An intense and invigorating examination of personality and rampant individualism that’s set in the context of high-Communist China in the years of the Cultural Revolution, Three Sisters does well to draw its readers in with a plethora of storylines that touch on vice, sex, Machiavellian power plays and contemporary politics all at the same time. With its focus on female characters and their interactions with male patriarchs in the China all around them, the book continues on in the same vein as Feiyu’s other feminist works, while its general success was galvanized in 2010, when it garnered the prestigious Man Booker Prize for Asian Literature.
The Garden of Evening Mists, Tan Twan Eng
Following on from his first novel (The Gift of Rain, 2007) in much the same style, Tan Twang Eng offers up this masterfully-sculpted narrative with all his trademark mysticism and esoteric turns of phrase. In a setting that could easily be the subject of an ink-and-wash painting by the ancient master, Sesshu Toyo, the reader is plunged into a retrospective unraveling of 1950s Malaya, as the British colonialists vie for control of the misty highlands with the Chinese communists. The impetus to action is the respective exile and animosity from and for Japan of the central characters, which slowly evolves into a redemptive dynamic, manifesting through art and the romantic serenity of nature all around.
Wolf Totem, Jiang Rong (Lü Jiamin)
Bursting at the seams with various awards and accolades (including a nomination in the 21st Century Ding Jun Semiannual, a listing in the Yazhou Zhoukan weekly and the prestigious Man Asian Literature award), this compelling narrative draws on the author’s own experiences of the Mongolian Steppe, where he went during the tumultuous years of China’s Cultural Revolution in the 1960s. With glimpses of Turgenev-esque Hunting Sketches and White Fang’s visceral reduction of the human condition, the tale unravels to produce a sort of utopian vision that’s eventually destroyed by the onslaught of a mechanized China—essential reading for any young contrarian.
Repost from CBC Books feature 'David Chariandy on what it's like having his novel Brother on Canada Reads' Posted: Feb 15, 2019
David Chariandy is an award-winning Vancouver-based author. His latest novel, Brother, is the story of two brothers growing up in a troubled housing complex in the Toronto suburb of Scarborough.
Brother won the 2017 Rogers Writers' Trust Fiction Prize and the 2018 Toronto Book Award.
Now it's a contender for Canada Reads 2019, where it will be defended by Lisa Ray. The debates take place March 25-28, 2019.
Explorations of Chinese-Canadian History & Identity: Then & Now
Chinese Canadians are one of the largest ethnic groups in the country. Despite their importance to the Canadian economy, including the historic construction of the CPR, many European Canadians were hostile to Chinese immigration, and a prohibitive head tax restricted immigration from 1885 to 1923. From 1923 to 1947, the Chinese were excluded altogether from immigrating to Canada. While 1 July is celebrated as Canada Day, some Chinese Canadians refer to that date as "National Humiliation Day." This is because the Chinese were the only ethnic group ever to be excluded from emigrating to Canada.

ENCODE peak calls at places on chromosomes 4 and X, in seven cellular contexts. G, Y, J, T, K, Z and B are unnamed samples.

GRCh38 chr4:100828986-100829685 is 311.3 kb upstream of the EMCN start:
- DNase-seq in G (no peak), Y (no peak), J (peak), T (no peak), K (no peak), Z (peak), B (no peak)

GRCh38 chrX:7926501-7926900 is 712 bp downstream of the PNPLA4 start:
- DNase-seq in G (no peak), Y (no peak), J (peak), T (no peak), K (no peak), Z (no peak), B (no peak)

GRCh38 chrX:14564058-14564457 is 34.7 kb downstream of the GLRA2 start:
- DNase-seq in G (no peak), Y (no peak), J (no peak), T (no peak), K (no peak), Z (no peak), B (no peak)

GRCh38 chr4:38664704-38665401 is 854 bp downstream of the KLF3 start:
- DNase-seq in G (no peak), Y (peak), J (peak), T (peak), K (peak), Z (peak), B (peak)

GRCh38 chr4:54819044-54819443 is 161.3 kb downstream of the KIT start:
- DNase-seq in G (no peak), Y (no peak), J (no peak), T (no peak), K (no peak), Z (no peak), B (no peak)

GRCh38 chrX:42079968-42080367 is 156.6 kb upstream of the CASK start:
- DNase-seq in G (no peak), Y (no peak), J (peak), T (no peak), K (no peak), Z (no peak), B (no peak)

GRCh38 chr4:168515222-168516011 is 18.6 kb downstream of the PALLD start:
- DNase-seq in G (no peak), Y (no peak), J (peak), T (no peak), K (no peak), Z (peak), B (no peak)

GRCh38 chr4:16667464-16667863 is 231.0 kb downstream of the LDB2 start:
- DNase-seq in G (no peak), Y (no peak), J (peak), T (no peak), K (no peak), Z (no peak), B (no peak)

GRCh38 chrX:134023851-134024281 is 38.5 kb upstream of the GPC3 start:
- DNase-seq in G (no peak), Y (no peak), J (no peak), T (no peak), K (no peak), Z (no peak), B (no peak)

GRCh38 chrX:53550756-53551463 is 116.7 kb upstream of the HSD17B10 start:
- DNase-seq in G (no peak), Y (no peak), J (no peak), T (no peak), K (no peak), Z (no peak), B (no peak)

For more, check out The Canadian Encyclopedia's feature on Chinese-Canadians
New B.C. Book Unearths Chinese Labourers’ Secret Role in First World War
Still Life by Anna Yin
A painting of fruit hangs
on the wall of our living room.
Morning sun seldom comes here.
Moon offers a drowsy face.
Awake at midnight,
I find my silhouette drifting
on the waiting apples.
I mourn for them,
no better than their succulenceon a kitchen plate--
Either they face the knife
or wait to decay.
For Li Qing ZhaoI by Anna Yin
I cup your shadow
with blue fire;
across the ocean,
the wind tastes more salty.
The white is whiter,
the cold is colder,
In the early autumn,
I fail to explain to those
who read your poems in accents.
They chase me with questions―
how we Chinese women,
footsteps no sound,
hairbun so high,
shy away from strangers.
Well, clouds are overhead.
I catch ink drops
on my skin―
a trace of moon.
Graduation portrait of Agnes Chan, Class of 1923
Agnes Chan, the first Chinese Canadian student to graduate from the Women’s College Hospital School of Nursing, was awarded prizes for highest standing in theory and obstetrical nursing.
Date: 1923. Credit: The Miss Margaret Robins Archives of Women’s College Hospital, Photograph collection, L-03117.
courtesy of VirtualMuseum.ca
An 1845 Review of Narrative of the Life of Frederick Douglass
"IT IS AN EXCELLENT PIECE OF WRITING, AND ON THAT SCORE TO BE PRIZED AS A SPECIMEN OF THE POWERS OF THE BLACK RACE, WHICH PREJUDICE PERSISTS IN DISPUTING"
February 20, 2019 By Literary Hub's Book Marks
Today marks the one hundred and twenty-forth anniversary of the death of Frederick Douglass. Douglass—who escaped from bondage to become a towering abolitionist, orator, and statesman—penned what is generally considered to be the most iconic and influential slave narrative of the period, Narrative of the Life of Frederick Douglass. First published in 1845 to quell doubts about his origins, the memoir was an instant success, selling 5,000 copies within four months and almost 30,000 by 1860.
Now considered a foundation text in the history of American civil rights literature, we thought we’d take a look back at one of the very first reviews of this vital and groundbreaking work.